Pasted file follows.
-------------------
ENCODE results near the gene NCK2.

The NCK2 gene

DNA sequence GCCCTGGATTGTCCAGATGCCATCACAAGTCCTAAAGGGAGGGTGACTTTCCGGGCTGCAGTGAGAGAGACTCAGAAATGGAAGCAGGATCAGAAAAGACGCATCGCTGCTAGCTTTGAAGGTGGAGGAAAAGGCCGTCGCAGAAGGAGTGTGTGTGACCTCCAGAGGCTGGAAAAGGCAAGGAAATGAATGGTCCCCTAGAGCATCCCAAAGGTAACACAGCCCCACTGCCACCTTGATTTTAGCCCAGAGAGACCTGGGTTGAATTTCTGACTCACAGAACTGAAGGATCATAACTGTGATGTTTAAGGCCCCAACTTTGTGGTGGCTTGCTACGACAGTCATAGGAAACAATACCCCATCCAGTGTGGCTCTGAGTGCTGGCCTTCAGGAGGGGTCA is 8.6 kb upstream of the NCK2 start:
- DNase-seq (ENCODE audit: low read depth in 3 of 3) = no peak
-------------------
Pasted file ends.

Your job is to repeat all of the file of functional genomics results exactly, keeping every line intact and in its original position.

ENCODE results near the gene NCK2.

The NCK2 gene

DNA sequence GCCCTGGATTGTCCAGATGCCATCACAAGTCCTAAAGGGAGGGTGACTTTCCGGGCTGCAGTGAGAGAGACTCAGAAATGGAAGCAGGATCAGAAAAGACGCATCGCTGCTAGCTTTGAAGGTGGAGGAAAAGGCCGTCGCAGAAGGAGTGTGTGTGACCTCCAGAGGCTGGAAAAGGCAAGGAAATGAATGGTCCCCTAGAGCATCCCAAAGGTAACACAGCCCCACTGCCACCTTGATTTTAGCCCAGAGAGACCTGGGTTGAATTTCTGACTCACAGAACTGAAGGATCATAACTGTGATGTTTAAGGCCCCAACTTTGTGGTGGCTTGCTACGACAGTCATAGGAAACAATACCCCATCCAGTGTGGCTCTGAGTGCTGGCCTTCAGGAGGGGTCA is 8.6 kb upstream of the NCK2 start:
- DNase-seq (ENCODE audit: low read depth in 3 of 3) = no peak